Document |
A document created by for the whole football community
This content is a historical source and was made for the people who seeks knowledge.

In order to store the history of football, ARFTS(Archive. Football. Top. Scorers) was created. On 23/07/2017, sunday, the project started seeking only the statistics records of the best goalscorers. However, the project got bigger, and, thus, expanded in a way that statistics were no longer enough. Then, on 13/12/2018 ARFSH(Archive. Football. Statistc & History) was created to be a macro archive of information.

This page is a complete article.
Juny of 1928: An interview with Steve Bloomer
Author: Isaque Argolo | Creation Date: 2021-04-12 09:41:38 | Last Update: 2021-04-12 09:41:38

• Document information:

• Donate to

• This document belongs to the author. You are allowed to copy this article only with the authors consent and acknowledgment.

• Any error or extra information about the document? Contact

Data providers

Isaque Argolo.

Which team has most impressed you since the war?
The best team I have seen since the war is Aston Villa. I refer to their Cup-winning eleven of 1920, which was, in my opinion, the Villa of old. I saw them in a good many games that season, and the team work was splendid. The understanding was there.
In Frank Barson, whom I still consider to be the best centre half-back, they had man with brains — another Alec Raisbeck; here, there, and everywhere, and, as the saying is, never out of his place.
Who was your best partner?
John Goodall was the man. We had such a good understanding. He was a great player partly because his advice so splendid. I have to thank him for a good many hints.
Which was your most memorable goal?
The goal I can picture most plainly to-day was scored for Derby County in the F.A. Cup semi-final against Stoke at Wolverhampton in 1899.
I was sent pass from Johnny May, our left half-back — a long swinging pass, which I received one the half-way line. I took it in my stride. Away I went, and they were alter me — Alf Wood, James Bradley, and one or two more. I left them, kept good control, feinted and slipped Jack Eccles, left full-back. I let fly-hard — and what shot! The goalkeeper never saw it, though I was fifteen yards out.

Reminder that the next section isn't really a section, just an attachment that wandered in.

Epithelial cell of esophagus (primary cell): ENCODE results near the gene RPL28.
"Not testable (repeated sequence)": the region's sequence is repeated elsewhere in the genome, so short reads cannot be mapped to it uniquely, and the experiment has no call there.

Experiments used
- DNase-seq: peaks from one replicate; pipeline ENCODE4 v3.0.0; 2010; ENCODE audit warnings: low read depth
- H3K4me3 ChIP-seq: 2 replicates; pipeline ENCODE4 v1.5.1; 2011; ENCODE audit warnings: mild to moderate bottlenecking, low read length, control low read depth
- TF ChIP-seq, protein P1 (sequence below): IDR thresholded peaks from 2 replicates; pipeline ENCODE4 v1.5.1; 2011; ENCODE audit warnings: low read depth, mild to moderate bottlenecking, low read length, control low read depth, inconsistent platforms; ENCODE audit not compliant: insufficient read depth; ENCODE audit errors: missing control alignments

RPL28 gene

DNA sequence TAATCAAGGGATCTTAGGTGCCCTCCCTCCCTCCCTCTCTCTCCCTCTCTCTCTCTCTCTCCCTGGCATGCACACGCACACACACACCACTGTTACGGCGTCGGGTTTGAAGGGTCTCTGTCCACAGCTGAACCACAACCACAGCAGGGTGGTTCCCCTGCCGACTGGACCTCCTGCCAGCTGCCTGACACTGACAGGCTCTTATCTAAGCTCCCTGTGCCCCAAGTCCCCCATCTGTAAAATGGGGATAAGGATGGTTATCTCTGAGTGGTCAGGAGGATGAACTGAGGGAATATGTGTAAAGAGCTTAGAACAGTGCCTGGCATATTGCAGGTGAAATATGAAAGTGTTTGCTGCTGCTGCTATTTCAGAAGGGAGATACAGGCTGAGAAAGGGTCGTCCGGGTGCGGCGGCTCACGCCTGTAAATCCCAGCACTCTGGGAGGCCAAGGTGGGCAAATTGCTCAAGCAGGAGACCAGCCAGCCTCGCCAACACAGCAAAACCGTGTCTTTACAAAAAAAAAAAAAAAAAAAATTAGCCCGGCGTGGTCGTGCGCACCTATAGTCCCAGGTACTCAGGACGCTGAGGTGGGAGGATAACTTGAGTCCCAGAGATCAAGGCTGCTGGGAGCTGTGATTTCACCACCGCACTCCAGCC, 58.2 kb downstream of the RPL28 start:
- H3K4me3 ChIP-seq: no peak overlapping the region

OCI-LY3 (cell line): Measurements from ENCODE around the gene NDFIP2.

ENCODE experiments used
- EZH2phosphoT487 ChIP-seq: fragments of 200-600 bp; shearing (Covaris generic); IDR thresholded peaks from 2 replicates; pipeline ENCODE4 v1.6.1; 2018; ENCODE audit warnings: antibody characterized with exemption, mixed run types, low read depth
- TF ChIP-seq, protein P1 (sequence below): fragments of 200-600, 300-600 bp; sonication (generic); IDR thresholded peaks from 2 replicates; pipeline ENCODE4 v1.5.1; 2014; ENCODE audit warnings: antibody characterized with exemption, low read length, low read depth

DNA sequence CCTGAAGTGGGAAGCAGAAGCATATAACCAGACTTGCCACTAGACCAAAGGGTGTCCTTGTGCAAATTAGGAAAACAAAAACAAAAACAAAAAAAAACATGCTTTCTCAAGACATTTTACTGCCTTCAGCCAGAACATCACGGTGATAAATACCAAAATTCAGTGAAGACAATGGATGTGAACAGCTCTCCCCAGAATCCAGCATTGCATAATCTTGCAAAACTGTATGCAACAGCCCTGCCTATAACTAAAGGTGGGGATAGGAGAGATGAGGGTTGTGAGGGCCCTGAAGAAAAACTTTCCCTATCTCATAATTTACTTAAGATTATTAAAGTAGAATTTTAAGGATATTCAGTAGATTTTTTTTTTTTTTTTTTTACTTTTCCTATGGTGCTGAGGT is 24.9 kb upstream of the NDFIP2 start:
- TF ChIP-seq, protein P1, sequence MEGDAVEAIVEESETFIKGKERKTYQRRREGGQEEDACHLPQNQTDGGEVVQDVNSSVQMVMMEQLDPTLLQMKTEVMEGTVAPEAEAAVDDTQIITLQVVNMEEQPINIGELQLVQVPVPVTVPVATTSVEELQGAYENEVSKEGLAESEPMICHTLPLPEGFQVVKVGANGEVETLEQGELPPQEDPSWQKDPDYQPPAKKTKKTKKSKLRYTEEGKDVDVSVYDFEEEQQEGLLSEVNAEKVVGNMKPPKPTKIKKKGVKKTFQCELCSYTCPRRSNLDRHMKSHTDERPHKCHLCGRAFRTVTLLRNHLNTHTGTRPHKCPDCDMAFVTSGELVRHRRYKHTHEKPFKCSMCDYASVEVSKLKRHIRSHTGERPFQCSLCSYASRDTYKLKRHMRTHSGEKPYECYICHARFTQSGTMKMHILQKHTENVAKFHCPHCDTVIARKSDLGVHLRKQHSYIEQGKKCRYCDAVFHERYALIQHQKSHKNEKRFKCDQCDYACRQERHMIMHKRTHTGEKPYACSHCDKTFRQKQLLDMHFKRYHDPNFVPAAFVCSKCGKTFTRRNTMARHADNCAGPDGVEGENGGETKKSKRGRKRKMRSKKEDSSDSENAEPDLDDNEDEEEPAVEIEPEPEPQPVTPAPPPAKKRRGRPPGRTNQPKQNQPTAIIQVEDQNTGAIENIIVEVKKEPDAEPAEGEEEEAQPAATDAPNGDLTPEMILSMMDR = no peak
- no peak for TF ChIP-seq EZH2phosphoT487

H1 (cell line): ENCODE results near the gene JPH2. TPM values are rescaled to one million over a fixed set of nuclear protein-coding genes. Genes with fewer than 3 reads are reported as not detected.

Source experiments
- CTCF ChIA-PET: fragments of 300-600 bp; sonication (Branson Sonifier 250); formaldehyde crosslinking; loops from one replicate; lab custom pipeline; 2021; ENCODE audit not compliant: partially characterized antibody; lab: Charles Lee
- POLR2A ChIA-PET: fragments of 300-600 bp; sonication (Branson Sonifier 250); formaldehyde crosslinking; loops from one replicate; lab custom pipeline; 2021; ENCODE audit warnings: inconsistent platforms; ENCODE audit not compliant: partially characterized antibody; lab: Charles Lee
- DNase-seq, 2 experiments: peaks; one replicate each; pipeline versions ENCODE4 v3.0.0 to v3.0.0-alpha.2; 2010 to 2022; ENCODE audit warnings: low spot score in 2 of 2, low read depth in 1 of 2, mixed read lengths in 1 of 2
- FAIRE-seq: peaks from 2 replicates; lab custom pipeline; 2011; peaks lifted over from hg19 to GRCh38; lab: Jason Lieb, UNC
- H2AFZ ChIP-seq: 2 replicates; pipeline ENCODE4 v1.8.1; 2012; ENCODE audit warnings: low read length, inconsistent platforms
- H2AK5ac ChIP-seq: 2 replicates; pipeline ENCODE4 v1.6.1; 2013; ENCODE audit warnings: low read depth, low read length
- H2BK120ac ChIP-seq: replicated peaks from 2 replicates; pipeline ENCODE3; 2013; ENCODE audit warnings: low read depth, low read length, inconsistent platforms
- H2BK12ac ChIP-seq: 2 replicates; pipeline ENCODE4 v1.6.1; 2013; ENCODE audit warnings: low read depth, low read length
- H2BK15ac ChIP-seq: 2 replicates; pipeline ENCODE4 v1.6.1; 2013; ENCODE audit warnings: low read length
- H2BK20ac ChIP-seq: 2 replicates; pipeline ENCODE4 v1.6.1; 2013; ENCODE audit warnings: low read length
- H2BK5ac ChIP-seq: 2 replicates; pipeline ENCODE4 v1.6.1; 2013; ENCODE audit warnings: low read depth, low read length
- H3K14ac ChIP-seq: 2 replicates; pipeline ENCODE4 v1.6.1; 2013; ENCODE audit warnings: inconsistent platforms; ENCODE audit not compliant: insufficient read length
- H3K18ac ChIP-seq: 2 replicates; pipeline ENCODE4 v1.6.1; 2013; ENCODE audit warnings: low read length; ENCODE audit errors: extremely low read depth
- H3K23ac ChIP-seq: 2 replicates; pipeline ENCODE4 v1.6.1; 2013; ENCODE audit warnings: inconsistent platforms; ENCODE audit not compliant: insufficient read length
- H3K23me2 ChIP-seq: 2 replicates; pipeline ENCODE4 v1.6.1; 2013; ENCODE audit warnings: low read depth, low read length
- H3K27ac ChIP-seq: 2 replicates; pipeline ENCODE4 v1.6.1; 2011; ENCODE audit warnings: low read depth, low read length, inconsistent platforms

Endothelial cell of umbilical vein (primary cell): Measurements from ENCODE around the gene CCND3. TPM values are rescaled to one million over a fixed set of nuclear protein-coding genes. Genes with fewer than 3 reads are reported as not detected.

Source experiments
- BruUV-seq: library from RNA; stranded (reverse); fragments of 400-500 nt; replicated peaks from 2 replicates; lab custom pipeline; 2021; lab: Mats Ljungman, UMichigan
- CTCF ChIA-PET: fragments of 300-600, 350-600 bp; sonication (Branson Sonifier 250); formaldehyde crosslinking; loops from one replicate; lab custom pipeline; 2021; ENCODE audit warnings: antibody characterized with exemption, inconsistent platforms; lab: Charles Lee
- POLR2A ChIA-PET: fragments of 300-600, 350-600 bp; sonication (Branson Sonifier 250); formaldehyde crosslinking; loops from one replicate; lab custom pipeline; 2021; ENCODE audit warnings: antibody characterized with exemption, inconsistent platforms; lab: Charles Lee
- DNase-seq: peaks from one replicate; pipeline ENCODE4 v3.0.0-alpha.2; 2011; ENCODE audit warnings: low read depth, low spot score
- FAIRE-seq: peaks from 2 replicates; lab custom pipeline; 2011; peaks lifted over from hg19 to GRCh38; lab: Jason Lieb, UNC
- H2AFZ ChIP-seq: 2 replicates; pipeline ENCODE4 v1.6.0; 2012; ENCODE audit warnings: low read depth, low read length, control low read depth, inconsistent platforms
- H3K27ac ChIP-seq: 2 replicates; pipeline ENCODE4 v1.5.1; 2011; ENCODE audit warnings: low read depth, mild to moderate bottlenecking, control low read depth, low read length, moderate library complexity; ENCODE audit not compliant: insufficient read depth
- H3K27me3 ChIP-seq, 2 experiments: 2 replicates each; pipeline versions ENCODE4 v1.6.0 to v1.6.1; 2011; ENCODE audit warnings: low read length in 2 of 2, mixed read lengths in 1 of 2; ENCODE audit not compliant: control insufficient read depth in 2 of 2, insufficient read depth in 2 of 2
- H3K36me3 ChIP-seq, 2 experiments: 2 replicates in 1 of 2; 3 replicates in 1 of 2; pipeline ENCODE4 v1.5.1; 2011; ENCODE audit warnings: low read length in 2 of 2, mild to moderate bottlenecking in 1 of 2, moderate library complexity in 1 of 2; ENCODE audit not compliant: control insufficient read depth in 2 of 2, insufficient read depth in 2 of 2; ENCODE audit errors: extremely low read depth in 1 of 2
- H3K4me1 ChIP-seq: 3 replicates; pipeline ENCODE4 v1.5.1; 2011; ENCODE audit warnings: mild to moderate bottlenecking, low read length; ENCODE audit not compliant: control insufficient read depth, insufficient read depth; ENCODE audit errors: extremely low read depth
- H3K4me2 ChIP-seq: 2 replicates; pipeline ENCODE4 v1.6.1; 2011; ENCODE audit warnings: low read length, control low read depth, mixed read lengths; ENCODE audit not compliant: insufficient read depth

Your most thrilling match?
My most memorible match was for England against Scotland in 1898 at Celtic Park. We won 3-1, and two of our goals fell to me.
One of goals was from a pass by G. O. Smith — a great player. As soon He gave me the pass he said, "There you are, Bloomer.” and, though the late Dan Doyle, grand player, was front me, I got past him. From 18 yards I fired at goal — and it was there!
“G. O.” said in his quiet way, “Wonderful, Bloomer!”
It was a grand game, and I was very pleased with our win. You may have an idea what sort of a team England had when we had such men at John Goodall and Jimmy Crabtree as reserves. But there were two rare teams out that year.
Who was the greatest captain of your experience?
Again, John Goodall. There was no better.
His advice during the game was shrewd and inspiring. If any weakness was arising in the opposing defence, he would soon let us know. We have pulled games out of the fire through Goodall's advice — a truly wonderful player.

© & Isaque Argolo 2021. All Rights Reserved.